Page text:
If the data was copied from Prod 2 months ago it may seem silly to ask but were the statistics recollected afterward? Stale statistics on top of replaced data could lead to the variance in the query plan between the environments.

Are you collecting PARTITION statistics on your tables even if they are not PPI tables? This helps the optimizer with cardinality estimates.

Are you the only workload running on the QA system?

Have you looked at the DBQL metrics to compare CPU and IO consumption for the query in each environment? Look at IO Skew, CPU Skew, and Unnecessary IO metrics as well.

Do you have delay throttles in place in the QA environment that may be delaying your workload? This will givie you the perception that it is taking longer to run in the QA environment when in fact the actual CPU consumption and IO consumption are the same between QA and PROD.

Do you have access to Viewpoint?

If so, have you looked at your query using either the My Queries and/or Query Spotlight portlets to observe it's behavior?

Do you know which step in the Query Plan is the most expensive or time consuming? Viewpoint Rewind with either portlet I mentioned or Step logging in DBQL can show you this.

Are the DBS Control settings between the environments identical? Ask your DBA to look at this. There are settings in there that can affect the join plans that are used by the optimizer.

In the end if the data, table structures, indexes, and statistics are the same on the two systems whose hardware and TDBMS patch levels are identical you should not get two different EXPLAIN plans. If that ends up being the case I would suggest that you contact the GSC and get them involved.

share|improve this answer
    
Thanks Rob, The Distribution Results are in fact from QA and when summed equal the total row count in that table in QA. The Number of AMPS and Nodes are the same in both QA and Prod. I will post the View definition. Stay tuned for the View Def and Result Set from your SQL. –  apesa Jan 9 '13 at 0:56
    
I ran the Explain with the Diag Helpstats in front and it came out the same as before so I did not re post. Ran it in both systems. Neither came out with any recommended Stats. –  apesa Jan 9 '13 at 1:00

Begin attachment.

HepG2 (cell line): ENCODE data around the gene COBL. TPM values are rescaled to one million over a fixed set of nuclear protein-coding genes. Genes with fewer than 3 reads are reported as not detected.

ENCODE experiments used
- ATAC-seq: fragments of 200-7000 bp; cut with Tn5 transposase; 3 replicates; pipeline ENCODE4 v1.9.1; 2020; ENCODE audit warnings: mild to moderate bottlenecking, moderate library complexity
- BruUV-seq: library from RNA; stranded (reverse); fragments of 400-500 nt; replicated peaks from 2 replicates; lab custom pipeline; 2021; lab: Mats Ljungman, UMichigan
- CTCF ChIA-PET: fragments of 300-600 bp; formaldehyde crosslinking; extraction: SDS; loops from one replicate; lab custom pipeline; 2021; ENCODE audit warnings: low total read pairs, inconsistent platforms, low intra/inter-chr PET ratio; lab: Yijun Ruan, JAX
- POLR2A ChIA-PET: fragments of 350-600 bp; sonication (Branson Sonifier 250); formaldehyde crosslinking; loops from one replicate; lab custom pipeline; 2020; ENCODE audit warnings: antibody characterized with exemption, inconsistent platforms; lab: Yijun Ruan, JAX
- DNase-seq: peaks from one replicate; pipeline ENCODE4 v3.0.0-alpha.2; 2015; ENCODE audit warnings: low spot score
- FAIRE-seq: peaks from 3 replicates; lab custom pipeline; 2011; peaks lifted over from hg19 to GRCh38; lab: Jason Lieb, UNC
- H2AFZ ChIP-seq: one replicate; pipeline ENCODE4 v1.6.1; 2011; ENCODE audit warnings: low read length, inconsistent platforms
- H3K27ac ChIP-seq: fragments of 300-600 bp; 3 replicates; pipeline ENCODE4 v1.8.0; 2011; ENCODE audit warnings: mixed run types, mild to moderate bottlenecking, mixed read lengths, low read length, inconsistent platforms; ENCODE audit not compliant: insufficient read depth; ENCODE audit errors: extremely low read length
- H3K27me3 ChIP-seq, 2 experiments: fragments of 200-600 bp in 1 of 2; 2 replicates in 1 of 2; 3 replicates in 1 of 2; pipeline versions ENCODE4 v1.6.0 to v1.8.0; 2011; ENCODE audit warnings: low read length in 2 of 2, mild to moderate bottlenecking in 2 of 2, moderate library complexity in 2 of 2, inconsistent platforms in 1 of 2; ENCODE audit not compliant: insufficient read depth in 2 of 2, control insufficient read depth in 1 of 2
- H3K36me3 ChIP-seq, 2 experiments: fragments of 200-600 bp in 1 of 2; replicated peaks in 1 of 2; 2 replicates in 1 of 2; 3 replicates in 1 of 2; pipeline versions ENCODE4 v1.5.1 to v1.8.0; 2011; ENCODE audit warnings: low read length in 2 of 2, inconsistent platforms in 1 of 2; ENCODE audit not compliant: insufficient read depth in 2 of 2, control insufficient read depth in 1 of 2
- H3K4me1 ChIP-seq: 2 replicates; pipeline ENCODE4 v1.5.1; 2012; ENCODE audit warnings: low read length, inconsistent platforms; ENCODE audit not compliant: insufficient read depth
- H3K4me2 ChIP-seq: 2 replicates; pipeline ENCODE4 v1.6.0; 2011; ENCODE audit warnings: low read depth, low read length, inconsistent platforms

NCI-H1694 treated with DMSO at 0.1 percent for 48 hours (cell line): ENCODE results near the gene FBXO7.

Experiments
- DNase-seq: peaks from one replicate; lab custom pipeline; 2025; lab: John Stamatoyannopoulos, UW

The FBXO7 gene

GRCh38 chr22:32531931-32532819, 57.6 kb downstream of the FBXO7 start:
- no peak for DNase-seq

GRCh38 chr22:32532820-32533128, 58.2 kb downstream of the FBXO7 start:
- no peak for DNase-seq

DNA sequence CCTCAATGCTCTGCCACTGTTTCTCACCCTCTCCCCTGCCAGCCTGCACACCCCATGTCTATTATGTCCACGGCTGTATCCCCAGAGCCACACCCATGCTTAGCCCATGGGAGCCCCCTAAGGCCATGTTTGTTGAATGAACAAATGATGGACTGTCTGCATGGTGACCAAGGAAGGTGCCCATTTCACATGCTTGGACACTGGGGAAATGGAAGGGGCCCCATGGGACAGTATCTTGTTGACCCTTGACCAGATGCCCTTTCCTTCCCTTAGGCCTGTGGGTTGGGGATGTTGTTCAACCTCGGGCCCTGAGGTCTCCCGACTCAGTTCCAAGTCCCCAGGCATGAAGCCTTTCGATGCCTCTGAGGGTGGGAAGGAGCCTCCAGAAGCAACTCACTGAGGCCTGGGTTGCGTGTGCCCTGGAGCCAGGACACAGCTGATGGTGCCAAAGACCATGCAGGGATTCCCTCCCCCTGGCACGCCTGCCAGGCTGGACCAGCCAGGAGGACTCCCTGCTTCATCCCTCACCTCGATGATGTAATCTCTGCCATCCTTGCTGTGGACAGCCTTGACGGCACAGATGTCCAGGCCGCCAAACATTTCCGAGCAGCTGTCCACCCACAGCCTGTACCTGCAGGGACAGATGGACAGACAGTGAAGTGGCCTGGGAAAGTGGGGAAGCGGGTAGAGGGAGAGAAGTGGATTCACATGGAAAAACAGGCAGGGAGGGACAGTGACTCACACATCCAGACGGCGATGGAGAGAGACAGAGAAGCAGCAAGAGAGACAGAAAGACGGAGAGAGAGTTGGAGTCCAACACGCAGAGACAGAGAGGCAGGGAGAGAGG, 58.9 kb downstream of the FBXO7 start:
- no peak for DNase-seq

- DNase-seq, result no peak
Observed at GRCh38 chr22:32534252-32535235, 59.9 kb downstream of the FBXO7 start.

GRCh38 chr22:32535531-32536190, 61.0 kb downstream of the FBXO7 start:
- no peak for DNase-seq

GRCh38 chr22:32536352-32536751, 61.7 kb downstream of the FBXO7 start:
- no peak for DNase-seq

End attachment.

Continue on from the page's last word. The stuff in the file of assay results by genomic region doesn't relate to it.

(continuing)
Lastly, I went through the views. The first view is just a view on the base table with nothing else. The second view uses a MAX() on the load Timestamp to produce a "Delta" dataset. I am using Coalesce on 2 fields that may have NULLS, but those fields are not used in the Inner Join. The Inner Join is simply using "Material" and that is never NULL. I verified that there are no NULLS in the data. –  apesa Jan 9 '13 at 4:55
    
The point of note is that between Prod and QA there are no noticeable differences in configuration and/or Data In both environments this same SQL ran in less than a minute. Now in QA only it takes 12 minutes to run. it does show a difference in the Explain plans, yet no real reason. Another FYI, the QA data was copied down from Prod about 2 Months ago so in this case with Master Data it really is the same data. Lastly, being SAP data I know it inside and out and understand what to expect in the Join result. This is also Prod SQL that is tested and verified to produce the correct results –  apesa Jan 9 '13 at 5:04
1  
Here is an update. It appears to be data related, although we are unable to pin point the actual problem. The Slow running query went away once we deleted and recopied the data back into the table. I combed through the initial data set looking for bad chars, etc.. and nothing stuck out. Also the data that was copied back into the table is the same data record for record. IDK, one of those challenges –  apesa Jan 15 '13 at 23:46